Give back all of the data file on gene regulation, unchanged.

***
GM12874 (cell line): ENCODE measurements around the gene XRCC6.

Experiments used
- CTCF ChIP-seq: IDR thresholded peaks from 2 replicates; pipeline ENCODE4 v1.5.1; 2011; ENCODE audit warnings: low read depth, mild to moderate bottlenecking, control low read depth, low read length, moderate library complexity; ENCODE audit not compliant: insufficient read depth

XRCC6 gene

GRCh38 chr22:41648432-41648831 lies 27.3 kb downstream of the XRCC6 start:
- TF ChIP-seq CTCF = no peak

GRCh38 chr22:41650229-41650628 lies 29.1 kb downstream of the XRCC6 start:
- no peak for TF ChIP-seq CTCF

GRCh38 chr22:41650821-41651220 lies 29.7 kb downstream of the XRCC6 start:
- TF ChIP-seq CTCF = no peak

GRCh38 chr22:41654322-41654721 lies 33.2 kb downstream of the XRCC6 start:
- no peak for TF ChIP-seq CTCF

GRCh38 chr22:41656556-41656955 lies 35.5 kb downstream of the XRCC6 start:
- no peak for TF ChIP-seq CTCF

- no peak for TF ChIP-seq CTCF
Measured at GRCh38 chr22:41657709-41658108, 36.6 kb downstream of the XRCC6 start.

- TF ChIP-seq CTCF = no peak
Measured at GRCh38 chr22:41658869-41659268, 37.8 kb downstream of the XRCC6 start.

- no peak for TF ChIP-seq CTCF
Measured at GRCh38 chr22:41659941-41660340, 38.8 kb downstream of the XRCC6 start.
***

GM12874 (cell line): ENCODE measurements around the gene XRCC6.

Experiments used
- CTCF ChIP-seq: IDR thresholded peaks from 2 replicates; pipeline ENCODE4 v1.5.1; 2011; ENCODE audit warnings: low read depth, mild to moderate bottlenecking, control low read depth, low read length, moderate library complexity; ENCODE audit not compliant: insufficient read depth

XRCC6 gene

GRCh38 chr22:41648432-41648831 lies 27.3 kb downstream of the XRCC6 start:
- TF ChIP-seq CTCF = no peak

GRCh38 chr22:41650229-41650628 lies 29.1 kb downstream of the XRCC6 start:
- no peak for TF ChIP-seq CTCF

GRCh38 chr22:41650821-41651220 lies 29.7 kb downstream of the XRCC6 start:
- TF ChIP-seq CTCF = no peak

GRCh38 chr22:41654322-41654721 lies 33.2 kb downstream of the XRCC6 start:
- no peak for TF ChIP-seq CTCF

GRCh38 chr22:41656556-41656955 lies 35.5 kb downstream of the XRCC6 start:
- no peak for TF ChIP-seq CTCF

- no peak for TF ChIP-seq CTCF
Measured at GRCh38 chr22:41657709-41658108, 36.6 kb downstream of the XRCC6 start.

- TF ChIP-seq CTCF = no peak
Measured at GRCh38 chr22:41658869-41659268, 37.8 kb downstream of the XRCC6 start.

- no peak for TF ChIP-seq CTCF
Measured at GRCh38 chr22:41659941-41660340, 38.8 kb downstream of the XRCC6 start.